Friday, June 21, 2013

Oh, What I've Learned...

For the past two months, all of my school work has been focused literature and French as these were the two courses I was taking.  However, my learning in the past two months extends far past these two subjects, with them being great gateways into further and new found ideologies. Below are the learning outcomes I was expected to meet for my literary analysis class.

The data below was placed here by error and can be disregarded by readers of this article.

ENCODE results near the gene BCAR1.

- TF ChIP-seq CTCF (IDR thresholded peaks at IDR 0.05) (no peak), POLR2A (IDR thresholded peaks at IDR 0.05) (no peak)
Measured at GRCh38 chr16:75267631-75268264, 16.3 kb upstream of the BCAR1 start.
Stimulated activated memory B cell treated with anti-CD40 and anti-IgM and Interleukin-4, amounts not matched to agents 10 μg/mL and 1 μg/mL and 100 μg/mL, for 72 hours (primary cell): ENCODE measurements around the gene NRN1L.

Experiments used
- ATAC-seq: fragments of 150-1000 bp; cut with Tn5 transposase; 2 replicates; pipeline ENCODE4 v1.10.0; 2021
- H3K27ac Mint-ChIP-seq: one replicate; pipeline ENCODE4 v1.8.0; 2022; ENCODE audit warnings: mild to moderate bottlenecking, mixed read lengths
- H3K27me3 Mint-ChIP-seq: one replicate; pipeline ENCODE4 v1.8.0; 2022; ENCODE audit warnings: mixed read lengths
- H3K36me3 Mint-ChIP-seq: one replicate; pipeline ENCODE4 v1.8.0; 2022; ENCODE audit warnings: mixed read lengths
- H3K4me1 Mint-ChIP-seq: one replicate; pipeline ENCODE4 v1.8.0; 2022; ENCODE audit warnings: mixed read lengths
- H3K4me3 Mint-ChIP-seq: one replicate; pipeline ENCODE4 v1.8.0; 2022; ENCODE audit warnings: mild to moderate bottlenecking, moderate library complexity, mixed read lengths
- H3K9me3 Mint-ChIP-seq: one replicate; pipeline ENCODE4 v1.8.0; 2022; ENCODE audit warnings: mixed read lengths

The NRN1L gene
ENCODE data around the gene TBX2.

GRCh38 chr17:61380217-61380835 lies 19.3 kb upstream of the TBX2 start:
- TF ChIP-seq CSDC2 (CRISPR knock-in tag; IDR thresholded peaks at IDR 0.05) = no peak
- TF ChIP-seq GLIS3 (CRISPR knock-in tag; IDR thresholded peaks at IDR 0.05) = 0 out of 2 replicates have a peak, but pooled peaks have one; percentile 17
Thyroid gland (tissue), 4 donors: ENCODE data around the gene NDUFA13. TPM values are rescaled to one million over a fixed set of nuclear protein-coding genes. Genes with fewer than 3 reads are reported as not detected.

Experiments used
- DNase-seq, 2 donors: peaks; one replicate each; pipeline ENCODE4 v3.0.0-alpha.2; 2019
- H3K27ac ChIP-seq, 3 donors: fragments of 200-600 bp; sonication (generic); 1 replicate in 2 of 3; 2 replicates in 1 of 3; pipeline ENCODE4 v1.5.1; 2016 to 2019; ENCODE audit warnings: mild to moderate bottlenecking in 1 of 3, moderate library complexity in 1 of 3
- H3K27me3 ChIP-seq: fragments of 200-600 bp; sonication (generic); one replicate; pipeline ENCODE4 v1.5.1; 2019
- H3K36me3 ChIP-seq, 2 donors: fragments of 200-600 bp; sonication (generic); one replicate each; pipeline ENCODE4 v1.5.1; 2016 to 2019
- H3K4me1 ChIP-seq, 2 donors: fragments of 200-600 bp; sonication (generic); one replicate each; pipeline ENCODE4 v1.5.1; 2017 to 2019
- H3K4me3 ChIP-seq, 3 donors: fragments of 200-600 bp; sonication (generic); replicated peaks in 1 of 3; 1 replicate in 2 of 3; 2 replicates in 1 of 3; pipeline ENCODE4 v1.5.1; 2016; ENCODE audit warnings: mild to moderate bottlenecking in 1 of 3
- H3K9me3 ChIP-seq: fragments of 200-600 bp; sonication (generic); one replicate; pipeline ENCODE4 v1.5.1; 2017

1.  Know basic literary terms and methods - Speaking of gateways, knowing literary terms and methods is THE gateway into formal literary analysis.  This does not go to say that without a knowledge of literary terms, one cannot have profound thoughts about literature, but a more accurate analysis is possible if you are aware of the techniques that authors use.  Starting this class, I was not familiar at all with basic literary terms, movements/eras, methods, etc.  I was able to recognize certain basic techniques, but would not have been able to put a name to them.  For example, I was able to recognize when authors spoke about historical pasts, but would never have thought of that as a literary method: allusion.  Authors speak about the past to show its relevance to what they are trying to say.  I think that it also acts as a way of connecting audiences who are aware of certain histories.  A term that I was aware of prior to the course is Tone.  I knew what it meant, but in exploring it on greater levels, I really started to understand it and the craftiness required by authors to create it.  I am now able to identify words, phrases, use of other literary techniques, etc. that are specifically used to create tone.  Tone does not always come naturally out of thought.  Diction is manipulated to establish certain tones.